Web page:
Sharon Stone once paid Leonardo DiCaprio's salary for a film when the studio refused to cast him

It's difficult to imagine a time when Leonardo DiCaprio wasn't the formidable acting force we recognize today, but it appears that he owes part of his success to Sharon Stone.
Following his breakthrough performance in "What’s Eating Gilbert Grape," Leonardo DiCaprio evidently attracted the attention of Sharon Stone.

In her subsequent leading role in Sam Raimi’s 1995 revisionist Western drama "The Quick and the Dead," she was adamant about collaborating with the young actor, as well as Russel Crowe.

However, the studio refused to cast him, leaving Sharon to take matters into her own hands and deciding to pay his salary so he could be in the flick.

“She said, ‘These are the two actors I want to work with',” DiCaprio recalled as he spoke to E! about the story.

“It’s incredible. She’s been a huge champion of cinema and giving other actors opportunities, so I’m very thankful.”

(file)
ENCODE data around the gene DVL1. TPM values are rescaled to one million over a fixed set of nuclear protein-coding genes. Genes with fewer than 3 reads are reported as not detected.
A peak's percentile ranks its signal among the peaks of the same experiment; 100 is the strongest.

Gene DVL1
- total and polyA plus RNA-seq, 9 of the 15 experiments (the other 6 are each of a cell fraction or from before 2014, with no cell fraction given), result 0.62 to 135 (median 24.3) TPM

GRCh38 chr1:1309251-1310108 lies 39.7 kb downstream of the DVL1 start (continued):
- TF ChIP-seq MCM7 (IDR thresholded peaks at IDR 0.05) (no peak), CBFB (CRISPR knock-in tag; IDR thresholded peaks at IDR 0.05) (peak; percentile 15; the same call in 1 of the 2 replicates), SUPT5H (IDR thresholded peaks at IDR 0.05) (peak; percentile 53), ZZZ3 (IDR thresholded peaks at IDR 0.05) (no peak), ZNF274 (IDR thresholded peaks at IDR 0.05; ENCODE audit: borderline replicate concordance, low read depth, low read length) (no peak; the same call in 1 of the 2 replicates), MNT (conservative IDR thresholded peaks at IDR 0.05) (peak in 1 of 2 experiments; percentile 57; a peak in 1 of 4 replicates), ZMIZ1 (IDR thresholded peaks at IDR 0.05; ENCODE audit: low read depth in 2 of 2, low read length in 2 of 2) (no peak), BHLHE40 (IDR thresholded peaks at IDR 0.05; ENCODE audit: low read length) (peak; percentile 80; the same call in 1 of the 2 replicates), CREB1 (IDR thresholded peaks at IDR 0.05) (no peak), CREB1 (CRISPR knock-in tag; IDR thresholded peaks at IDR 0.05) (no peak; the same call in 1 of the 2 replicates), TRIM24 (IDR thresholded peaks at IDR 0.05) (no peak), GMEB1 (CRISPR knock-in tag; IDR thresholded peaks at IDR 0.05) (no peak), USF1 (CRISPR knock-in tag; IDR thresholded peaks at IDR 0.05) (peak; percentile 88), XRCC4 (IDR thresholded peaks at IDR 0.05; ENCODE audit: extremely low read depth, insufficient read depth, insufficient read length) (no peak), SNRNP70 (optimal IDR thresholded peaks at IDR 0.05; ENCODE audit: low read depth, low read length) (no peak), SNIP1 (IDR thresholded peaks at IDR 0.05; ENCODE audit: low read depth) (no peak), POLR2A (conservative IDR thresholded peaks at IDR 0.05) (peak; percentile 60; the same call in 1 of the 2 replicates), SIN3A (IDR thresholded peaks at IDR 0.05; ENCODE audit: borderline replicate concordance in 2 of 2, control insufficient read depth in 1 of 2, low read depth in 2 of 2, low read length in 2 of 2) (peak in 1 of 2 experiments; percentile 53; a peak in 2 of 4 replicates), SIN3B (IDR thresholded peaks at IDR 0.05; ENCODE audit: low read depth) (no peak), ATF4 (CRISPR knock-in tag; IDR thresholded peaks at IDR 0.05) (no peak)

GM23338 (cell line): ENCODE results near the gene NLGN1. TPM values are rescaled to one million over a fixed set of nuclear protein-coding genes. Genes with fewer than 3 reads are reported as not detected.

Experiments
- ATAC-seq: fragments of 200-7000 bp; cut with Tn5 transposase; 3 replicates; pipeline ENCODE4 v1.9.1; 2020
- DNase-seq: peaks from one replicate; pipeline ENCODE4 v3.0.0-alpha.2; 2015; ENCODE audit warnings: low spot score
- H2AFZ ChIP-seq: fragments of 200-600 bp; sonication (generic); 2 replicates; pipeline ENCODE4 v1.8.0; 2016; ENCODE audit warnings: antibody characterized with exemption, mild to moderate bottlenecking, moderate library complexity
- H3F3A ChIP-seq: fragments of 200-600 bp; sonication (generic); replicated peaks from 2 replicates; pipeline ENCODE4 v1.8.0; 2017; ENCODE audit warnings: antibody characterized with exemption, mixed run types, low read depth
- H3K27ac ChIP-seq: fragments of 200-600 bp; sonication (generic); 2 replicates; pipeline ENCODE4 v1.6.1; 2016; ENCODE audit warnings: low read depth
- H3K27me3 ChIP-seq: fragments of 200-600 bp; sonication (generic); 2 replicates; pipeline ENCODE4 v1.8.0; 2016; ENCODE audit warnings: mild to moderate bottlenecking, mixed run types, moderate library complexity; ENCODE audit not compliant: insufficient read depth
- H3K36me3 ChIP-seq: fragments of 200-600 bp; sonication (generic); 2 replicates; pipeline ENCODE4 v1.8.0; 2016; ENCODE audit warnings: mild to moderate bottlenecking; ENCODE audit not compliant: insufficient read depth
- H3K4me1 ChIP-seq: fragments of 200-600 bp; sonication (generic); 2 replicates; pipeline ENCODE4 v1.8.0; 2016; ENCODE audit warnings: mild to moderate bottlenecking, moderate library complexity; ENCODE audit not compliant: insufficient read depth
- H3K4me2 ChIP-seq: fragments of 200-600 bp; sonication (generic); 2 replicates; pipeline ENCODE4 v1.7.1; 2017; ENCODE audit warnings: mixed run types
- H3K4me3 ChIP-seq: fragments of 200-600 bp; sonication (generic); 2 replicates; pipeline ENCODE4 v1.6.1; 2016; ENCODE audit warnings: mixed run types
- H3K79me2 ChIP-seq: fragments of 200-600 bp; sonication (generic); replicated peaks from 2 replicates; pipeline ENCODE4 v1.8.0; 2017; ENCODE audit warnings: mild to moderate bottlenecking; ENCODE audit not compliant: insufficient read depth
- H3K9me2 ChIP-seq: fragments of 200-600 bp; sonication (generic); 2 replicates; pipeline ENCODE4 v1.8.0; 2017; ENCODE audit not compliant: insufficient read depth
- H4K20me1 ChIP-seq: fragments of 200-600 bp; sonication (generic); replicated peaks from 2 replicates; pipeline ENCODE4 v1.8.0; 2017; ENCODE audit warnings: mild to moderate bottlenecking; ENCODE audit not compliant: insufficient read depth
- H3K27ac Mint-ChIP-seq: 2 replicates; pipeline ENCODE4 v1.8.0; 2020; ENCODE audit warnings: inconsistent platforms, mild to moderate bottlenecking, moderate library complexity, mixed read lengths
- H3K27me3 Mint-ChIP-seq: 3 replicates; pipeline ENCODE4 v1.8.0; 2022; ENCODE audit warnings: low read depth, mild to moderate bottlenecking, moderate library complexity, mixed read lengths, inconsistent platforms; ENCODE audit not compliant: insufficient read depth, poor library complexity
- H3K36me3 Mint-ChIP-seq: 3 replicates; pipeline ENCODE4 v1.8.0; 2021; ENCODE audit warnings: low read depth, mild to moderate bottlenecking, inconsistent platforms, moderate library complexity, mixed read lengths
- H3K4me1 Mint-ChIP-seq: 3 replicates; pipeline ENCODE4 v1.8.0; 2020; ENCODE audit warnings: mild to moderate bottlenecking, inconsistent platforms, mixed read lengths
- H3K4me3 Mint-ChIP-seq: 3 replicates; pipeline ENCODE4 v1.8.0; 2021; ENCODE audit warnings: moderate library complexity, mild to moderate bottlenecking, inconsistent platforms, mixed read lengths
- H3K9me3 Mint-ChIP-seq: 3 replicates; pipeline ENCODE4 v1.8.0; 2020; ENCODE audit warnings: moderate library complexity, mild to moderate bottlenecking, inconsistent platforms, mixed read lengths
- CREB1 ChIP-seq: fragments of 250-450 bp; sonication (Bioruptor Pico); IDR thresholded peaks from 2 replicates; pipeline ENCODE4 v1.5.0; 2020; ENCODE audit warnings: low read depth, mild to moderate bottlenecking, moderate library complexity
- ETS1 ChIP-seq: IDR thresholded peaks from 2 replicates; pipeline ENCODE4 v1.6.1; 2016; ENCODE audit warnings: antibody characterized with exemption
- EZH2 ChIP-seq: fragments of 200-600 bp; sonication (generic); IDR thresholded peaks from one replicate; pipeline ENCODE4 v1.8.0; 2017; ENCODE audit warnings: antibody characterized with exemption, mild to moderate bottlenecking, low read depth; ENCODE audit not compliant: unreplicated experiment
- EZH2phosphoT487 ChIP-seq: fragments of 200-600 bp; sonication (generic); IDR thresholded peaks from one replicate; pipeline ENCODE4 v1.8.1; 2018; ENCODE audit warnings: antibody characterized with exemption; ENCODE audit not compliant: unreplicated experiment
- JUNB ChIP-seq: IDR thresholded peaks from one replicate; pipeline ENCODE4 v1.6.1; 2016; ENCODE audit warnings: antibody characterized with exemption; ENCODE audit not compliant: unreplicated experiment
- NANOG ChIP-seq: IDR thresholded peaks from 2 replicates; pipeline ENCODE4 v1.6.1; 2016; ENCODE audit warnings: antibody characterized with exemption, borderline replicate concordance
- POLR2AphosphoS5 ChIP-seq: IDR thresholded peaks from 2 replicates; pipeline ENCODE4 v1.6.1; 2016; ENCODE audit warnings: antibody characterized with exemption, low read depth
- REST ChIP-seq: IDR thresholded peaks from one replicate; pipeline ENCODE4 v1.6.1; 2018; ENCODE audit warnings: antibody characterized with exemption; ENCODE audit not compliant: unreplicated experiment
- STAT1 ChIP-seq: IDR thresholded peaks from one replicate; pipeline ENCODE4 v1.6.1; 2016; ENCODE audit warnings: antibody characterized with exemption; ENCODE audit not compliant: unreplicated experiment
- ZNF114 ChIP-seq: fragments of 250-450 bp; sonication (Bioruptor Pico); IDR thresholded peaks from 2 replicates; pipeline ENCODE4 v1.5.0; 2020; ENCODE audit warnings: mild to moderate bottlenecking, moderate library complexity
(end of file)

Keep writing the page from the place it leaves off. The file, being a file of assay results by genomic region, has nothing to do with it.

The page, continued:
“I’ve thanked her many times,” he added. “I don’t know if I sent her an actual, physical thank-you gift, but I cannot thank her enough.”
Stone also shared this story in her 2021 memoir, "The Beauty of Living Twice." “In the audition, this young actor named Leonardo DiCaprio was the only one who truly aced it,” Stone wrote.

She went on to explain that she auditioned numerous teenage actors for the role of The Kid, and DiCaprio stood out the most.

“In my view, he was the only one who came in and portrayed the scene with genuine tears, pleading with his father to love him as he faced death,” she added.

Stone recalled the studio questioning her choice, saying, 'Why choose an unknown, Sharon? Why do you always undermine yourself?'

“The studio suggested that if I was so insistent on casting him, I could use my own salary to pay him. So, that's what I did,” Stone continued.
Stone also detailed her approach to film production, emphasizing her hands-on involvement rather than settling for a more passive role.

“In the film industry, receiving a producer credit as an actress is often dismissed as a ‘vanity deal,’ where they compensate you for the role but expect you to keep quiet and stay out of the way,” Stone wrote in her memoir.

She further stated, “I refuse to accept a vanity deal and make it clear from the outset. I consider it unlawful, and I prefer to operate within legal boundaries. This tends to result in silence and not much enthusiasm on the other end.”

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